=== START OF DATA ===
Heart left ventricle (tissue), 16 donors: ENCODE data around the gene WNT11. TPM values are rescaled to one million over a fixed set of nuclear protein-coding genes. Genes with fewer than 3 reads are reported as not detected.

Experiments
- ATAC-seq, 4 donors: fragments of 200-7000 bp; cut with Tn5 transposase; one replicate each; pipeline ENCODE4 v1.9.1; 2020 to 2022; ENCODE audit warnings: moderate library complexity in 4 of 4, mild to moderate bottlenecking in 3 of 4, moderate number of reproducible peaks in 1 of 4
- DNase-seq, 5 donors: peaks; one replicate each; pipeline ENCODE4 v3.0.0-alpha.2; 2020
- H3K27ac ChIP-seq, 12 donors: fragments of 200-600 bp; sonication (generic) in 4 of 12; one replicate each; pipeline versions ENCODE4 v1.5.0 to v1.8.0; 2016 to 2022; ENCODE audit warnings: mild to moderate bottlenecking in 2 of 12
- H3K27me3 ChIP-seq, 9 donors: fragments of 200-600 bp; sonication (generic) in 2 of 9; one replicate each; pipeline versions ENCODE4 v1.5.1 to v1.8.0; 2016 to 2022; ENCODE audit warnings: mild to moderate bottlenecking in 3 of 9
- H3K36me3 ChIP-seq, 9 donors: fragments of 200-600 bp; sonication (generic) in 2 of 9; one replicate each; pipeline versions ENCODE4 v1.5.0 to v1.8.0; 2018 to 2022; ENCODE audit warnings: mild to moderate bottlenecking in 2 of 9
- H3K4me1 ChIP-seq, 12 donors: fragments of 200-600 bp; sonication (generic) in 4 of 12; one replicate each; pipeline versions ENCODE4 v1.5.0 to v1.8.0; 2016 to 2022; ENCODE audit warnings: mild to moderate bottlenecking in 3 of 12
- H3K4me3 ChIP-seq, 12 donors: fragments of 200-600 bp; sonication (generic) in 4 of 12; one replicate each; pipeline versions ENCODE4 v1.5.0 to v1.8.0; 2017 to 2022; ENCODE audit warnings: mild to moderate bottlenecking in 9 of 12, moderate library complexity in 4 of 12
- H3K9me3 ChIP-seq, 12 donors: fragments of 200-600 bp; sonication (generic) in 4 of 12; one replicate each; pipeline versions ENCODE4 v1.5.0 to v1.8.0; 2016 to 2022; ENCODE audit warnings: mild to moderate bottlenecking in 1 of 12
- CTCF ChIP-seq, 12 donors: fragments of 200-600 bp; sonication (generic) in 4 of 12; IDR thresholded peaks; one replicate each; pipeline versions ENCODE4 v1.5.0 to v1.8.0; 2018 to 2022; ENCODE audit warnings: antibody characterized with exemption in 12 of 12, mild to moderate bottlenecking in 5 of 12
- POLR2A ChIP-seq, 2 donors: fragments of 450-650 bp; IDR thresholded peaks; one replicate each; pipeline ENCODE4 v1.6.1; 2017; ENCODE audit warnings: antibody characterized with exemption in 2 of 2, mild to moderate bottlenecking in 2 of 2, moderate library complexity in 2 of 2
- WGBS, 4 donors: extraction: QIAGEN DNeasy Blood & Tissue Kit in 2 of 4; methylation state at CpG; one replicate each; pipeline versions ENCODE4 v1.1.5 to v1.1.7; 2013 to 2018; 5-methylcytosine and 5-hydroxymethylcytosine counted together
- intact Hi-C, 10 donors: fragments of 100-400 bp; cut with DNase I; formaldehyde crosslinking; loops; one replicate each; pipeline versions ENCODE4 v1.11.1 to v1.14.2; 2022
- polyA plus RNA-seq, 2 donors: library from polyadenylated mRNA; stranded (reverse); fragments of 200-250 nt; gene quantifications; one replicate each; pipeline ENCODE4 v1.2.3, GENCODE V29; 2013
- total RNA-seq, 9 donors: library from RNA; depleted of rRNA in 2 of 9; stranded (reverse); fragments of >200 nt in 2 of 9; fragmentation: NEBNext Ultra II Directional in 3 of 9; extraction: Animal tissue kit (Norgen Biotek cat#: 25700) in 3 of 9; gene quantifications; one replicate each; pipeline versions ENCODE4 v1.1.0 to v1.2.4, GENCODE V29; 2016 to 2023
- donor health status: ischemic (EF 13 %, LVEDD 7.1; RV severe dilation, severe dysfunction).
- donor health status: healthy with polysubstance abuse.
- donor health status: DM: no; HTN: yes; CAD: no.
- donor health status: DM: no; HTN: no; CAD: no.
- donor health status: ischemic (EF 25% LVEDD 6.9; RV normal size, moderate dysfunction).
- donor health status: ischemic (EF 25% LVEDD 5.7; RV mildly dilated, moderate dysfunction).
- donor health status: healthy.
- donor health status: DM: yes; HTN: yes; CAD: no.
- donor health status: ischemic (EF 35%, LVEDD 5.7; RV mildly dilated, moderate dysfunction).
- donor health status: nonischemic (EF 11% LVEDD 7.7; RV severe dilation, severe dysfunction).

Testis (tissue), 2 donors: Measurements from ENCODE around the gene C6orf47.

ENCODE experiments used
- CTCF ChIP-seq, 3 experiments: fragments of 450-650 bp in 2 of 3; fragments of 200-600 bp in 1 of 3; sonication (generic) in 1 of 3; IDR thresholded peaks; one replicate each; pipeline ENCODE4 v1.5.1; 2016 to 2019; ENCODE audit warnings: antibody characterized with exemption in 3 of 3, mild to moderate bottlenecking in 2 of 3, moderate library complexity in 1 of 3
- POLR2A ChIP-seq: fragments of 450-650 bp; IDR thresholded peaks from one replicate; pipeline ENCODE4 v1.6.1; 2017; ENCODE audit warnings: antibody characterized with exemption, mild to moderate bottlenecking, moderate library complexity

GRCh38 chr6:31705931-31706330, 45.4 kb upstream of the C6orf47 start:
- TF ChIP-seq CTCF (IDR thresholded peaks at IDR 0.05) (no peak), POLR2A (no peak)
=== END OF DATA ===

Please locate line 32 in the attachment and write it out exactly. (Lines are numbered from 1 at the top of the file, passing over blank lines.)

- TF ChIP-seq CTCF (IDR thresholded peaks at IDR 0.05) (no peak), POLR2A (no peak)